Reply To: BIG MONSTER ASSIGNMENT ABOUT PLOT AND EMOTION STRUCTURE

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#48619
alicia.rasley
Participant
In addition to the romance, which to some extent intersects with the external plots, my hero has his external goal and heroine has hers.  He is actively involved in preventing her from achieving hers (escaping from his family’s home where he’s acting as her guard) and she is opposed, but not actively trying to prevent his (pleasing his father by marrying the woman who had been his brother’s fiancee). Should analyze their separate goals separately.  Should I deal with their emotions about their conflicts related to the separate external goals?

Hi, Ruchama! Good question. First, consider that you have actually identified their conflicts interfering with the other character’s goal!

So let’s focus on the prime goal for each:

Her- escaping from this captivity

Him- marrying  to please his father

If he’s her “jailer,” then he has a subsidiary goal of keeping her captive, but as you say, she doesn’t really have a goal of interfering with his goal (which is fine– obviously “escaping” is a big enough goal for her).

The goals don’t have to intersect too much-that is, they don’t both have to have the goal of defeating the other’s goal, as they aren’t really competitors as they’d be if, maybe, they were both in search of the same treasure.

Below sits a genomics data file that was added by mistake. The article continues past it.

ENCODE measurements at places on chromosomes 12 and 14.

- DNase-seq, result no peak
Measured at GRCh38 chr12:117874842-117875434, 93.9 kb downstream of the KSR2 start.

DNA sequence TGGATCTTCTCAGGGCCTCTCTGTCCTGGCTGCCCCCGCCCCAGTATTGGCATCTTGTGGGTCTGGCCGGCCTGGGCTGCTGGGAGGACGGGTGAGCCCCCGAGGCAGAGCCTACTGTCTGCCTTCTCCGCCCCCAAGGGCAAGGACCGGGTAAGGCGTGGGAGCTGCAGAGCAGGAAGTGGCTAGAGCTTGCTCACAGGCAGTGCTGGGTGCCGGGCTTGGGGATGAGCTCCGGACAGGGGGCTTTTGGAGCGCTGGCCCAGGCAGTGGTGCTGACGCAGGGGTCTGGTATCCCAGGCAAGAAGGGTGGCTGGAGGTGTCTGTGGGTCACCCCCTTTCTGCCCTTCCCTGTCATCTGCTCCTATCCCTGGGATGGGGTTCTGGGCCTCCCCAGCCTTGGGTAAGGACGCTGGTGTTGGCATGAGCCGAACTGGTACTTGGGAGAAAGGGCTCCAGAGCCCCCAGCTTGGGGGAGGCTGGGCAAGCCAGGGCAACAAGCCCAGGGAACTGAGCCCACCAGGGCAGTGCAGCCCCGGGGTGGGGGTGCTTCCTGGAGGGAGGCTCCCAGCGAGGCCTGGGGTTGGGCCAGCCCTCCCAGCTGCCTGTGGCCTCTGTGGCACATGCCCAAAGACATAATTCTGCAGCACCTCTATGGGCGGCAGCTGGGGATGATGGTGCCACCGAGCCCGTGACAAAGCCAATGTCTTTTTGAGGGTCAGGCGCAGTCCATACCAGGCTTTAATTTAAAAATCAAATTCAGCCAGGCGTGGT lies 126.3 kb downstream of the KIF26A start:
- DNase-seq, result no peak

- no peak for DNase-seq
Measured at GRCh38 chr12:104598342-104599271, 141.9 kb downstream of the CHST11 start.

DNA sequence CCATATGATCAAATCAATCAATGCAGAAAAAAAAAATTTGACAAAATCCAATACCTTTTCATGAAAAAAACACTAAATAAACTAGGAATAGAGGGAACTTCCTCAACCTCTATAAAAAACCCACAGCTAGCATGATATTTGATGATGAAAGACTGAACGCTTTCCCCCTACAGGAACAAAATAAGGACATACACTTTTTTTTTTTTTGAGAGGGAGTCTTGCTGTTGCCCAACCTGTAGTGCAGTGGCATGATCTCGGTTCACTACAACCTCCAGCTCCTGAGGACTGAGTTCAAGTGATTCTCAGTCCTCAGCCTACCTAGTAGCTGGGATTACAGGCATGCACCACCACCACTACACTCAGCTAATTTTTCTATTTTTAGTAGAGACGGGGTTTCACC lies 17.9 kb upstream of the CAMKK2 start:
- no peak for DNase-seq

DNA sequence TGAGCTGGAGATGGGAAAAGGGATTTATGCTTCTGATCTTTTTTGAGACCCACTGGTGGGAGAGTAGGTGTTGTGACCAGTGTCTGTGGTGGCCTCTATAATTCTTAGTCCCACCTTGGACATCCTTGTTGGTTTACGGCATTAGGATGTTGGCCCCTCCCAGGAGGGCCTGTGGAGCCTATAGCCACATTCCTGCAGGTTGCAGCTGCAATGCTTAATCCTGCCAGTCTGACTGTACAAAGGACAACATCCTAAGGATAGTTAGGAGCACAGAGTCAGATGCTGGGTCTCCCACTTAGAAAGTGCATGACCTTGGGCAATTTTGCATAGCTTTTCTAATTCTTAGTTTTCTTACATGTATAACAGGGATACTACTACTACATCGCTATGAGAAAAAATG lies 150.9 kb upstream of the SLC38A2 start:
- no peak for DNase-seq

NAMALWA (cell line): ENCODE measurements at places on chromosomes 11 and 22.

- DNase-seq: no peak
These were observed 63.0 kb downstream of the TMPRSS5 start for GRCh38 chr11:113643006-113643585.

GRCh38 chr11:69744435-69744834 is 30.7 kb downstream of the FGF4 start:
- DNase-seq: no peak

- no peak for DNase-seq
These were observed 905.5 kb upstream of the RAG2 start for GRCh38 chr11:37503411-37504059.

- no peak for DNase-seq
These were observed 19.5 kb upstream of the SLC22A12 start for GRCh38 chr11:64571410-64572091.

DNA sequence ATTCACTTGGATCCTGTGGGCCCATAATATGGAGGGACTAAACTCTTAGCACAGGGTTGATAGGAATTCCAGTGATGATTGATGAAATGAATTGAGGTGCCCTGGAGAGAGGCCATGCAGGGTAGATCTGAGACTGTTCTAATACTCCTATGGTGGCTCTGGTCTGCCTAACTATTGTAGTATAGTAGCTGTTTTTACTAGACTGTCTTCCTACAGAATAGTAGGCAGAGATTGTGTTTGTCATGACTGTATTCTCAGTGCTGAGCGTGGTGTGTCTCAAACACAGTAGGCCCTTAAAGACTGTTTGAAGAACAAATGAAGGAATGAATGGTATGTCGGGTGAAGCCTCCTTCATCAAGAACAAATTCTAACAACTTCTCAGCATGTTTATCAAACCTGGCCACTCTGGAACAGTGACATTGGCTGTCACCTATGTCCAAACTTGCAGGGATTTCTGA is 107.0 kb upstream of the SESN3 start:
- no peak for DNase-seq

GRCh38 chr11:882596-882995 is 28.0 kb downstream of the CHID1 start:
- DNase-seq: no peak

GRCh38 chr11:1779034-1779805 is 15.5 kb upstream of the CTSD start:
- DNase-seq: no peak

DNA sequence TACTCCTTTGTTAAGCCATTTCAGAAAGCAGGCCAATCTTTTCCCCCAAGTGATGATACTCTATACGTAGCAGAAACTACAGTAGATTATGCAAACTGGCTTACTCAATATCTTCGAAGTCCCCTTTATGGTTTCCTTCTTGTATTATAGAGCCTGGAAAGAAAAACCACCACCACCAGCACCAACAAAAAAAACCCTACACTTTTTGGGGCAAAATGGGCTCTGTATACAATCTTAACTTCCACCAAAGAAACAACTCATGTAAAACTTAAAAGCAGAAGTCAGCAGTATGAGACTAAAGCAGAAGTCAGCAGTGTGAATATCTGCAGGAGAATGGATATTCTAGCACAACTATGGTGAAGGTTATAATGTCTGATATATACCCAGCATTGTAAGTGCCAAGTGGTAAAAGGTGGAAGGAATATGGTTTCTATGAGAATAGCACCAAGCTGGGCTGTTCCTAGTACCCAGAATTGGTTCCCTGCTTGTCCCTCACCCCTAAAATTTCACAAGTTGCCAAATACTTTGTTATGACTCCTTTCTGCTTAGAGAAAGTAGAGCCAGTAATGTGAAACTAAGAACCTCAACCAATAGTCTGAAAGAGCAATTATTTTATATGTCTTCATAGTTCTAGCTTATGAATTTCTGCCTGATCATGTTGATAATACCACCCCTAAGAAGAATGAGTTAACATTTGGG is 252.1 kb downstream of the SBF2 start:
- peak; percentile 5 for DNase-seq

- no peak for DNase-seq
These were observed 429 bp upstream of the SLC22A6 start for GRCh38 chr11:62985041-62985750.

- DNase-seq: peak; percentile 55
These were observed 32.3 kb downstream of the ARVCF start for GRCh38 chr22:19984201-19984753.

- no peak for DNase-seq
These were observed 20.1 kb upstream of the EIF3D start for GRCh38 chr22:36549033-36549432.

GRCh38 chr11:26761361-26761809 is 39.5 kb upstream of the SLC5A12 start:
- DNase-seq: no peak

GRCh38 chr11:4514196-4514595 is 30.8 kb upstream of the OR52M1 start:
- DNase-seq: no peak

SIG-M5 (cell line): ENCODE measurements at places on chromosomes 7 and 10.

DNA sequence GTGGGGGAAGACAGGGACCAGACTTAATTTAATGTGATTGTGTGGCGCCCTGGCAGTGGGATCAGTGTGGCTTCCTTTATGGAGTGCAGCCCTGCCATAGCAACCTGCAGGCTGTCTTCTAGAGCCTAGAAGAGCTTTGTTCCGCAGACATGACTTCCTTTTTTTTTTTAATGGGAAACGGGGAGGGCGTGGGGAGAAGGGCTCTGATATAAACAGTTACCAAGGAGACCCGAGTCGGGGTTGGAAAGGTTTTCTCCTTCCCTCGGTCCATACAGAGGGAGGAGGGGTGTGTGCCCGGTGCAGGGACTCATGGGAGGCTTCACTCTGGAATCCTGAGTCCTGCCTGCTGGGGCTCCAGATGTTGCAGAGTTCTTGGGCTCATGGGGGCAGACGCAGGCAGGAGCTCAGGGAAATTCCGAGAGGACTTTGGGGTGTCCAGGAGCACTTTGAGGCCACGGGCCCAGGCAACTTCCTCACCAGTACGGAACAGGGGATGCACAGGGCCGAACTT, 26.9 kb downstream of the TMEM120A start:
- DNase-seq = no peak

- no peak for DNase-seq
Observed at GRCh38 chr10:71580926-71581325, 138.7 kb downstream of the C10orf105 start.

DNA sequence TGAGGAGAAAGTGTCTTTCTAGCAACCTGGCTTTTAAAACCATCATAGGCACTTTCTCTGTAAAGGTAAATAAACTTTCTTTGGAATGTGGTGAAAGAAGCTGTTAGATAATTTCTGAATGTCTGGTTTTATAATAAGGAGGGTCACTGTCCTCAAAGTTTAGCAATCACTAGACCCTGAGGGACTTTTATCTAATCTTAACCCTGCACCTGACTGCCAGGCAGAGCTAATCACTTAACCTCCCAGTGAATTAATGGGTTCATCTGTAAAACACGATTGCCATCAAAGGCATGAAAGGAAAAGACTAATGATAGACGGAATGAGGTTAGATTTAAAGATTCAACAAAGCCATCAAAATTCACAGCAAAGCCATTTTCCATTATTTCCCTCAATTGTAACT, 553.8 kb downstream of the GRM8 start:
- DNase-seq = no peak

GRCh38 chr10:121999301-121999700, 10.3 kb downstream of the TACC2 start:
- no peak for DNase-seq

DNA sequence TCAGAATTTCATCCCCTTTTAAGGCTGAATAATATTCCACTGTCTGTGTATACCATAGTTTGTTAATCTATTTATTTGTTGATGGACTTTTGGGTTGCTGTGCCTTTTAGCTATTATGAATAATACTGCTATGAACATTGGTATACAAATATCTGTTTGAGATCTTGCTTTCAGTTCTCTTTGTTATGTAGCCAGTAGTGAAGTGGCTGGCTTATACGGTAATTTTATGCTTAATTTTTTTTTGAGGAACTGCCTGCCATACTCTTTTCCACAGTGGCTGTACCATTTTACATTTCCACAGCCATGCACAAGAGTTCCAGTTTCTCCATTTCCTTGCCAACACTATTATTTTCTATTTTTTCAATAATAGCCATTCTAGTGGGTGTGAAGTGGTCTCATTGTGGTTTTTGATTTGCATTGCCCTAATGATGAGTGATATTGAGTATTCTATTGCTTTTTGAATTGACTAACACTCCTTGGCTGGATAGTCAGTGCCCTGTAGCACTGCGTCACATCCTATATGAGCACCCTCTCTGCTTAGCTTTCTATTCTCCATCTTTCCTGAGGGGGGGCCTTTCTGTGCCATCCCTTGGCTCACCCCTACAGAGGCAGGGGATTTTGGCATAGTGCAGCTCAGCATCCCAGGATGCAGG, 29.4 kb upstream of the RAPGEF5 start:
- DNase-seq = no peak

So I think it might be better to focus on them as individuals if you want to find the emotion here. Why does she want to escape? What does being captive make her feel?

And for him, what is the emotion that powers his need to please his father? And what is the resultant emotion that comes from that?

 

I think maybe the intersection, if there is one, is what his being her captor has to do with his own life. Like is he doing it also to please his father? Is there some financial or other gain for him or the family to keep her from escaping? He probably needs a good motivation for this because it is something the reader might “disapprove of”… and it’s also good to think of the emotion that is caused in him when he does something that he probably would disapprove of also.

Anyway, her goal is more simple and understandable–we’d all want to escape captivity– so you won’t have to set up her motivation very much. (When/if she starts to change and want to stay, then you might have to explain more. 🙂

His goal is more emotionally complex, because – if he’s not in love with the fiancee– his motivation isn’t the simple one we’d immediately understand. So you might focus on the emotion ORIGIN of his goal– why he wants this– and the emotion RESULTS for her of her goal– what it feels to encounter so many obstacles to getting free.

I don’t know if that’s any help, but at this point, you might think about their goals separately.

 

 

 

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